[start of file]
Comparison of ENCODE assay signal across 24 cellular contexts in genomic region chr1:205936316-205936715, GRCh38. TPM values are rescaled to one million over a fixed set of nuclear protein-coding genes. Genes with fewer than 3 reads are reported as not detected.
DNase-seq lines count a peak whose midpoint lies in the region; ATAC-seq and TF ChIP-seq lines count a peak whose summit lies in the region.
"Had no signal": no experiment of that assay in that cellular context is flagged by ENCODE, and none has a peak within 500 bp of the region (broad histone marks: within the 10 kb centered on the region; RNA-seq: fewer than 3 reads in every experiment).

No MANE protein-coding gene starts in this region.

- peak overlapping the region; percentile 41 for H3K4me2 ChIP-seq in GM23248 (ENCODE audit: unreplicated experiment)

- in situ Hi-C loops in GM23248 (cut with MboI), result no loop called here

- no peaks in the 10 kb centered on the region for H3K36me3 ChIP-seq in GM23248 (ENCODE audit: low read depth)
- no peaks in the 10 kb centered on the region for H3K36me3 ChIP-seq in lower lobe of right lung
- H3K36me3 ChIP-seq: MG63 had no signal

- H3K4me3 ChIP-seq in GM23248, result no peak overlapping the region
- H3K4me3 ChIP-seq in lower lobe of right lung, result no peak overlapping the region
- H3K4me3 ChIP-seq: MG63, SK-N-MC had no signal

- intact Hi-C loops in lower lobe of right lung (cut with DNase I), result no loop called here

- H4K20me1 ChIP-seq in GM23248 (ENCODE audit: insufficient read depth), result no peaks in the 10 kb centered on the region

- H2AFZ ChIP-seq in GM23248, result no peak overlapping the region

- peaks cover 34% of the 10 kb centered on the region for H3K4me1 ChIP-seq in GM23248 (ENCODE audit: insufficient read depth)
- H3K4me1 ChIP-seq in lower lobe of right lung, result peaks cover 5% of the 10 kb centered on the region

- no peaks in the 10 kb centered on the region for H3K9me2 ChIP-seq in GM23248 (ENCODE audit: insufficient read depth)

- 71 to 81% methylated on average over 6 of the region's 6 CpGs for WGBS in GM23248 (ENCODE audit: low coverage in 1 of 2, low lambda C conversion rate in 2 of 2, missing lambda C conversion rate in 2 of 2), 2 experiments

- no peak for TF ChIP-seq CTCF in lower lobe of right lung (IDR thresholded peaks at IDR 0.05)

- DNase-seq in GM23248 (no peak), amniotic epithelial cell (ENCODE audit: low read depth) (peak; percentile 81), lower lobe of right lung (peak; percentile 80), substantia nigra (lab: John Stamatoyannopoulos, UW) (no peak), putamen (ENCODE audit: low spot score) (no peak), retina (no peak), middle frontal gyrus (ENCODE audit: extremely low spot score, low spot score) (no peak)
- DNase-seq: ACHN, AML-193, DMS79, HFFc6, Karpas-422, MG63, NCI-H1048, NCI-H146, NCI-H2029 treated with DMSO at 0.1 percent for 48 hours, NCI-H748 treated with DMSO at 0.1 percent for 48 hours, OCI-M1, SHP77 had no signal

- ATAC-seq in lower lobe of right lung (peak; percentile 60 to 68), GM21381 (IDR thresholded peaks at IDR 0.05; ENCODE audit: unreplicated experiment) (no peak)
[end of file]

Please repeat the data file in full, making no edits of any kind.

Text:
Comparison of ENCODE assay signal across 24 cellular contexts in genomic region chr1:205936316-205936715, GRCh38. TPM values are rescaled to one million over a fixed set of nuclear protein-coding genes. Genes with fewer than 3 reads are reported as not detected.
DNase-seq lines count a peak whose midpoint lies in the region; ATAC-seq and TF ChIP-seq lines count a peak whose summit lies in the region.
"Had no signal": no experiment of that assay in that cellular context is flagged by ENCODE, and none has a peak within 500 bp of the region (broad histone marks: within the 10 kb centered on the region; RNA-seq: fewer than 3 reads in every experiment).

No MANE protein-coding gene starts in this region.

- peak overlapping the region; percentile 41 for H3K4me2 ChIP-seq in GM23248 (ENCODE audit: unreplicated experiment)

- in situ Hi-C loops in GM23248 (cut with MboI), result no loop called here

- no peaks in the 10 kb centered on the region for H3K36me3 ChIP-seq in GM23248 (ENCODE audit: low read depth)
- no peaks in the 10 kb centered on the region for H3K36me3 ChIP-seq in lower lobe of right lung
- H3K36me3 ChIP-seq: MG63 had no signal

- H3K4me3 ChIP-seq in GM23248, result no peak overlapping the region
- H3K4me3 ChIP-seq in lower lobe of right lung, result no peak overlapping the region
- H3K4me3 ChIP-seq: MG63, SK-N-MC had no signal

- intact Hi-C loops in lower lobe of right lung (cut with DNase I), result no loop called here

- H4K20me1 ChIP-seq in GM23248 (ENCODE audit: insufficient read depth), result no peaks in the 10 kb centered on the region

- H2AFZ ChIP-seq in GM23248, result no peak overlapping the region

- peaks cover 34% of the 10 kb centered on the region for H3K4me1 ChIP-seq in GM23248 (ENCODE audit: insufficient read depth)
- H3K4me1 ChIP-seq in lower lobe of right lung, result peaks cover 5% of the 10 kb centered on the region

- no peaks in the 10 kb centered on the region for H3K9me2 ChIP-seq in GM23248 (ENCODE audit: insufficient read depth)

- 71 to 81% methylated on average over 6 of the region's 6 CpGs for WGBS in GM23248 (ENCODE audit: low coverage in 1 of 2, low lambda C conversion rate in 2 of 2, missing lambda C conversion rate in 2 of 2), 2 experiments

- no peak for TF ChIP-seq CTCF in lower lobe of right lung (IDR thresholded peaks at IDR 0.05)

- DNase-seq in GM23248 (no peak), amniotic epithelial cell (ENCODE audit: low read depth) (peak; percentile 81), lower lobe of right lung (peak; percentile 80), substantia nigra (lab: John Stamatoyannopoulos, UW) (no peak), putamen (ENCODE audit: low spot score) (no peak), retina (no peak), middle frontal gyrus (ENCODE audit: extremely low spot score, low spot score) (no peak)
- DNase-seq: ACHN, AML-193, DMS79, HFFc6, Karpas-422, MG63, NCI-H1048, NCI-H146, NCI-H2029 treated with DMSO at 0.1 percent for 48 hours, NCI-H748 treated with DMSO at 0.1 percent for 48 hours, OCI-M1, SHP77 had no signal

- ATAC-seq in lower lobe of right lung (peak; percentile 60 to 68), GM21381 (IDR thresholded peaks at IDR 0.05; ENCODE audit: unreplicated experiment) (no peak)